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Is the iPad Mini really good for kids?

This week brought with it Apple’s long-awaited announcement of the iPad Mini. My daughter had been begging for an iPod Touch, but with this new gadget in her sights she is revising her letter to Santa. Is this year’s Christmas ‘must have’ really a good choice for our Gen Zs?

As the name suggests, it’s pretty much the iPad, but in miniature. At 7.9 inches (20cm) it’s half as big again as the iPhone, and that makes it the perfect size for little hands to hold. But is it going to be good for kids?

The iPad Mini is no more robust than the existing iPad, which means it runs the risk of broken and scratched screens and water damage. 

For a start, the price is a fairly hefty $369 for the base model. To put that in perspective, $369 will also buy you seven Photo Fashion Barbies (RRP $50), four Furby 2012s (RRP $95), nearly three Leap Frog Explorer consoles (RRP $139) or half a day’s full body massage for Christmas shopping recovery. As far as kids’ tech Christmas presents go, this is at the high end.

Is the iPad Mini really good for kids?

The new iPad Mini starts at $369 for the base model.

Fine, you say, we love our little angels and want to give them the best money can buy. For you, there is a lot to love about the iPad Mini. Obviously it’s smaller than the latest generation iPad. It weighs less than half as much as an iPad 3 and is “thinner than a pencil”, although Apple have not been completely clear on whether they mean the thick kind designed for pre-schoolers. It’s small. It’s portable. It will fit in a large pocket. It will slide in to an average handbag. It is small enough to get lost under the front seat in the car.

But it has not been specifically designed for kids to use, and if yours are anything like mine you’ll know that means being dropped in the mud, used as a badminton racquet, covered in breakfast, run over by a bike and made fun of. The iPad Mini is no more robust than the existing iPad, which means it runs the risk of broken and scratched screens and water damage.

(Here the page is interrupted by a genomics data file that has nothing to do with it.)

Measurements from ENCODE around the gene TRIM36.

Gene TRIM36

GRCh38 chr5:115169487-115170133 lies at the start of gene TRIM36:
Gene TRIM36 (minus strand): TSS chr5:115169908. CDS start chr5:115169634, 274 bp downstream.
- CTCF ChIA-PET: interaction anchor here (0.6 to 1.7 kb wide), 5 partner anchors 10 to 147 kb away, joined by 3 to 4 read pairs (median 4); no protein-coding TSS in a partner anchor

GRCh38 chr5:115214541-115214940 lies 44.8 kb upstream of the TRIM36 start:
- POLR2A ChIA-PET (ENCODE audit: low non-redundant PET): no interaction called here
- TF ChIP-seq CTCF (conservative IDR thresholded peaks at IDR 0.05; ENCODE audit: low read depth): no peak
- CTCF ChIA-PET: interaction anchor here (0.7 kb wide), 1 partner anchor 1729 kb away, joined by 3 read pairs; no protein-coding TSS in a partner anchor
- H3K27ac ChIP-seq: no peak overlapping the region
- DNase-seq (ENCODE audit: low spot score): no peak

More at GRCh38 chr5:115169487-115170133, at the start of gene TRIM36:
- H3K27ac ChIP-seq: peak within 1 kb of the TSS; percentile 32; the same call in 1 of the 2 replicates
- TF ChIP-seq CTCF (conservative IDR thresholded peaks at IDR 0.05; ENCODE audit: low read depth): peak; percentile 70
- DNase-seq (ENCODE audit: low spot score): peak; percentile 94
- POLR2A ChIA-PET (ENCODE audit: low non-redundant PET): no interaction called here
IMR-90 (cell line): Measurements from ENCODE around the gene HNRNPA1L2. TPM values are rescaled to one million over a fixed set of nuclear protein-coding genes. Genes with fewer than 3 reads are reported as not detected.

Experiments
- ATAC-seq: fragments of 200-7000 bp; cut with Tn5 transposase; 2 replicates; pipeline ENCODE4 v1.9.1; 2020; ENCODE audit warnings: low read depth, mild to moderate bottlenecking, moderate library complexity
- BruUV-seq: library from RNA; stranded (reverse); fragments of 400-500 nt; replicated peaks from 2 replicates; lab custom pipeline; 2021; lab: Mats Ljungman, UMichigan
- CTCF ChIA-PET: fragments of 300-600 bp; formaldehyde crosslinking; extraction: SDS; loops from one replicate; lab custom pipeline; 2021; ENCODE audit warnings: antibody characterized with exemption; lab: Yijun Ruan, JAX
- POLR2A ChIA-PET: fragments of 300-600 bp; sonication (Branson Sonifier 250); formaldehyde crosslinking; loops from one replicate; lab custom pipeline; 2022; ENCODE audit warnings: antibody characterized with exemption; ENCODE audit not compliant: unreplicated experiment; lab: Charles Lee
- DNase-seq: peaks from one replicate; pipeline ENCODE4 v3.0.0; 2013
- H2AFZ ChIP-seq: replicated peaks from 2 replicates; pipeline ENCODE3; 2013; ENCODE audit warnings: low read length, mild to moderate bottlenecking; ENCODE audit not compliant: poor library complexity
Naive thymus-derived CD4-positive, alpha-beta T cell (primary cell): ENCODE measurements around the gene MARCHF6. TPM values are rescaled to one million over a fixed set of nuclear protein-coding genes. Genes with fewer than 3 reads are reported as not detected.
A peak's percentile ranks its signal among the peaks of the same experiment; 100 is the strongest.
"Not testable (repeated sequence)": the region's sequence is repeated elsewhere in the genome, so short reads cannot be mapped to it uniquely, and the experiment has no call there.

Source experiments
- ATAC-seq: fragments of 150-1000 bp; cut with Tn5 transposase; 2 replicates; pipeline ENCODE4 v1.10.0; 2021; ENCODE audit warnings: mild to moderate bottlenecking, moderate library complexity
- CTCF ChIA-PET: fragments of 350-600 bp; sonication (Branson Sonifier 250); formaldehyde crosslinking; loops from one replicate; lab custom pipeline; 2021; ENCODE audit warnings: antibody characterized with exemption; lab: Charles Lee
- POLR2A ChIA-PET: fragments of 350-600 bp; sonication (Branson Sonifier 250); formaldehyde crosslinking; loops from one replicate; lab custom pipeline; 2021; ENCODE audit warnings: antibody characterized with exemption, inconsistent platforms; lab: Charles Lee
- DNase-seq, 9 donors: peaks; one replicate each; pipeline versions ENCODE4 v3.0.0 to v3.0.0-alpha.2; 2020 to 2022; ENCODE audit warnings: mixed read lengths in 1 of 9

The other main features are on par with the full-size equivalent: it has a 10 hour battery life, like the existing iPad, and front and rear-facing cameras, like the existing iPad. It will be available in 16gb, 32gb and 64gb models, like the existing iPad. But although the new model iPad 4 has been announced as having a stunning retina display (that means it has more pixels than the old model, so everything looks super crisp and shiny), the iPad Mini uses the old technology. It’s a pretty screen, but it is likely to be superseded before too long.

Don’t rush out to buy the first release either – they are offered with WiFi only, which means your child won’t have access to the internet if you’re out and about (which is often the time you really need it!). Super fast 4G models will go on sale at the end of November.

Although Apple is touting this device as “more than just a shrunken down iPad”, the functionality is the same. It runs the same operating system as the full-size iPad (iOS 6), so your children will have access to the same types of apps as they have in the past, and will use them in the same way. While it’s a great size for reading – only a few centimetres separates it from the Kindle – the Apple iBooks app is secondary to the rest of the iPad functionality.

Rather than trying to jam the iPad Mini shaped peg into the child's toy shaped hole, you might like to check out a tablet that really is designed for kids. The Innotab 2 is robust, so it can take a few hits, but it also offers features like parental controls and built-in learning apps. Storage wise it's not as big as the iPad, and the technology isn't as slick, but at half the price you could pick up one of these and get in a few rounds of mini golf.

With all that said, if what you’re looking to do this Christmas is make sure your child knows how cool you are, the iPad Mini will definitely tick that box. However, at $369, this writer recommends waiting until the new year, when you will be in with a reasonable chance of picking one up second-hand and hardly used.